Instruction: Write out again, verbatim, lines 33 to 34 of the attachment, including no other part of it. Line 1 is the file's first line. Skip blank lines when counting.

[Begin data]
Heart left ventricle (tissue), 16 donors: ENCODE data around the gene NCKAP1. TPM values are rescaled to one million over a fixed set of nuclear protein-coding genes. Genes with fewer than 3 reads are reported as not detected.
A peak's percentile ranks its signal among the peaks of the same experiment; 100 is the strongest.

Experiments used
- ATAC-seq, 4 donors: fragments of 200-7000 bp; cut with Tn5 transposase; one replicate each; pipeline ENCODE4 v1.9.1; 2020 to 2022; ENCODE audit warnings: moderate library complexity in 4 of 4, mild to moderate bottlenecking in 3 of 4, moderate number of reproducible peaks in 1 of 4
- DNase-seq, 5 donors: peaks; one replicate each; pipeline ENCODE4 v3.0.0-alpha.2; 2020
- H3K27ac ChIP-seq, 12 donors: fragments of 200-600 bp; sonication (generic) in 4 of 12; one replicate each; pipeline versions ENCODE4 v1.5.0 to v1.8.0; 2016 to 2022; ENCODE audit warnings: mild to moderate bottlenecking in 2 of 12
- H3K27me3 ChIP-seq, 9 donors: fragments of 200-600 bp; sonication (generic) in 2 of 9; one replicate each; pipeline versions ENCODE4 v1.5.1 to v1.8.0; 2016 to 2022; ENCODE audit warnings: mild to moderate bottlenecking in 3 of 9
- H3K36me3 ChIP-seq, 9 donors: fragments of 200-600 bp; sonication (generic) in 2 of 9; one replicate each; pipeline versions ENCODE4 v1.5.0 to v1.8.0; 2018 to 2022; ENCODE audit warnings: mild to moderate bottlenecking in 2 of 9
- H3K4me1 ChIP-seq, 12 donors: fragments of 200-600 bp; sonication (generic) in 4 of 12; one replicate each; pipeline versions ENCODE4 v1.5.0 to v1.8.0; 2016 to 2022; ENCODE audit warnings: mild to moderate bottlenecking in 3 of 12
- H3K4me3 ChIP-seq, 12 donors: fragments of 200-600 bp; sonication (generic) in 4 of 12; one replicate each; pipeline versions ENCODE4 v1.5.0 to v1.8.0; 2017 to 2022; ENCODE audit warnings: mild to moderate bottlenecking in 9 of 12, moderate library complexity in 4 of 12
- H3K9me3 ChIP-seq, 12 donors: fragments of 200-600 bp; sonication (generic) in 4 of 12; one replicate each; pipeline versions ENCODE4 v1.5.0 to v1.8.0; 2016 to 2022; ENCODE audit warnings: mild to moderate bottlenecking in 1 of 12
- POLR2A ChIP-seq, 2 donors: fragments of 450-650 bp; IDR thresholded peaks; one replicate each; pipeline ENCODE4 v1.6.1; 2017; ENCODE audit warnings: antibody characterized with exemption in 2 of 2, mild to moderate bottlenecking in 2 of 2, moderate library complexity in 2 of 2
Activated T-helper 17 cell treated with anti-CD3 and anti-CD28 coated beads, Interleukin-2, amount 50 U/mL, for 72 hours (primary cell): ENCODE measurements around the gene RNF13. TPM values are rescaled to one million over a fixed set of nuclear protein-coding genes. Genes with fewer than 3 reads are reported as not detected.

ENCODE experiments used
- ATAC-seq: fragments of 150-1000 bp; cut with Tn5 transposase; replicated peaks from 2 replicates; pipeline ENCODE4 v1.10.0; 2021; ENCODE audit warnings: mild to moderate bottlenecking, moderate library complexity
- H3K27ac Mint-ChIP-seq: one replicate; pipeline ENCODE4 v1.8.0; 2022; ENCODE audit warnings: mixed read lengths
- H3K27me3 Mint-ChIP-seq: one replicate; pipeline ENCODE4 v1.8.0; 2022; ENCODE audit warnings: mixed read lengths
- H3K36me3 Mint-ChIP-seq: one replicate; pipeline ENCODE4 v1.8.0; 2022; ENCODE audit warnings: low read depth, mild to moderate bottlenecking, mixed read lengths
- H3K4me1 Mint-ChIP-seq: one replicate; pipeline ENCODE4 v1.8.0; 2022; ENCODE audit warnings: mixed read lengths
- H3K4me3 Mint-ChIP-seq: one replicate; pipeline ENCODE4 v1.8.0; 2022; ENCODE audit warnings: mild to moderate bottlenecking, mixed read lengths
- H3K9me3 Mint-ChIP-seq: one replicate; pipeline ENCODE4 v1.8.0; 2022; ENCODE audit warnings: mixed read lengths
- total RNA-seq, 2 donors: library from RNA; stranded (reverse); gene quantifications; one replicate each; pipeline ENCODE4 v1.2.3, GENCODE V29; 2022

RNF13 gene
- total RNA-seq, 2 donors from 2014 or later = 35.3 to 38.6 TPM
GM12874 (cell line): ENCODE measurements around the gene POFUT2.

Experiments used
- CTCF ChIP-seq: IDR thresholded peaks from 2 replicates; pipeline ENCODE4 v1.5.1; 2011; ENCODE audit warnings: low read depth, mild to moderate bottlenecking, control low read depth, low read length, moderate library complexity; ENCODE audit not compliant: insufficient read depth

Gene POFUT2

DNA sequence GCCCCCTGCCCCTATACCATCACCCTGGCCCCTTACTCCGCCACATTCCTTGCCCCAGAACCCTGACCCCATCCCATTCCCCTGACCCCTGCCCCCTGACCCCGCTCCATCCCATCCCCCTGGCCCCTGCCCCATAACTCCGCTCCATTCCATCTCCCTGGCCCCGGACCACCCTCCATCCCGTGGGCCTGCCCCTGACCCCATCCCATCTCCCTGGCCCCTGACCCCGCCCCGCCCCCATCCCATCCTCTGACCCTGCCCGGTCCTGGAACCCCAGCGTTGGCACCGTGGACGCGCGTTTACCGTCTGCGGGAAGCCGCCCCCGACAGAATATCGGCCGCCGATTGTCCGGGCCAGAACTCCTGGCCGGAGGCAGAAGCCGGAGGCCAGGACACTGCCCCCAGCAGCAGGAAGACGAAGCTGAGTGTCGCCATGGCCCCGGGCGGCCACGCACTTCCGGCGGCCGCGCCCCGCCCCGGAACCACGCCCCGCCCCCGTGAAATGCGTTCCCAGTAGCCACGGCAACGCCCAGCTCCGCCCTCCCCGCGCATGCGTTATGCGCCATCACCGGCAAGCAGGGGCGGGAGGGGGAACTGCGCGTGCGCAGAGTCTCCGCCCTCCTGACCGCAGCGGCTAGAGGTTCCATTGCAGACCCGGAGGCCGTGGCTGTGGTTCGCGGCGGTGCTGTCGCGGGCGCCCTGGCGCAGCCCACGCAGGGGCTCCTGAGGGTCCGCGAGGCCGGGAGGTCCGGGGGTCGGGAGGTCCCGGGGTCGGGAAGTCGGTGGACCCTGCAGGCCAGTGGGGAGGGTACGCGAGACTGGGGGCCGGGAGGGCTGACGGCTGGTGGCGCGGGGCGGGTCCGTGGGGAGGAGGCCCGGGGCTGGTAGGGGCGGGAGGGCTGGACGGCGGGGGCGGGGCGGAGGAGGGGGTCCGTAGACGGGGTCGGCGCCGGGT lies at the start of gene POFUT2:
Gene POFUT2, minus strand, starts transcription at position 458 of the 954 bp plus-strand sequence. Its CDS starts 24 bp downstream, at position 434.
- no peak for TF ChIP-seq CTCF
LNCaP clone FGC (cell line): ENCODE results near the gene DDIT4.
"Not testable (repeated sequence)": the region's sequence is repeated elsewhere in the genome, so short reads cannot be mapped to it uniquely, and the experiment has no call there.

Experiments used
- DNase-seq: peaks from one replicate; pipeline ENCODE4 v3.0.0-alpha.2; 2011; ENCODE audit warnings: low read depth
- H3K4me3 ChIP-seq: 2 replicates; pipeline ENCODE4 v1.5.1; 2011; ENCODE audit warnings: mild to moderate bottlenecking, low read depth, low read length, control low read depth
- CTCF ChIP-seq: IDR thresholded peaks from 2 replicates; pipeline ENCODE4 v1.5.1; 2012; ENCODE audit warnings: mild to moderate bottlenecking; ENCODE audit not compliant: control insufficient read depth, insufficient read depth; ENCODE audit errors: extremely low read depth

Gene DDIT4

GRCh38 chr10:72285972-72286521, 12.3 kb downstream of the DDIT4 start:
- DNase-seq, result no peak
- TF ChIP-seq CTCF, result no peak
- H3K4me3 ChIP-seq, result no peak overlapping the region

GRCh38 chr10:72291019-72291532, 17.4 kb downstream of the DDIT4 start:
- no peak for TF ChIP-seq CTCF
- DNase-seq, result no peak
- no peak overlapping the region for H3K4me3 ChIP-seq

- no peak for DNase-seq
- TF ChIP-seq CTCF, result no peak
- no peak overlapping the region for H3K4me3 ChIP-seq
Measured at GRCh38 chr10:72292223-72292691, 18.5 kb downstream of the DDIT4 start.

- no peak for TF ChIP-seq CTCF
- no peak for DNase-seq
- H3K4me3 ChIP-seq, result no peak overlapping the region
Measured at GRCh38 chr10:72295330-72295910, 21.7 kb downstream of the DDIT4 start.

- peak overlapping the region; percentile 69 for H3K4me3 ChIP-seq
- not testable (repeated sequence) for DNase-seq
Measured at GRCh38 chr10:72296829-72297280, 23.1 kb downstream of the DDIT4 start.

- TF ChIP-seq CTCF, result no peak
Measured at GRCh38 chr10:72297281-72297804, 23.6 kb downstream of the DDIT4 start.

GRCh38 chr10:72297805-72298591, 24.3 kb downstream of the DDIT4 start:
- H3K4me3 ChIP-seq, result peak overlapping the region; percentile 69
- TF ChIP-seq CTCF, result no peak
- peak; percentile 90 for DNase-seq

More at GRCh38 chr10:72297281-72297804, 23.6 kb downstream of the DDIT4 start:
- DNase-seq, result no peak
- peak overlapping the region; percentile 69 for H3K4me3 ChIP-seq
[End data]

"Not testable (repeated sequence)": the region's sequence is repeated elsewhere in the genome, so short reads cannot be mapped to it uniquely, and the experiment has no call there.

Experiments used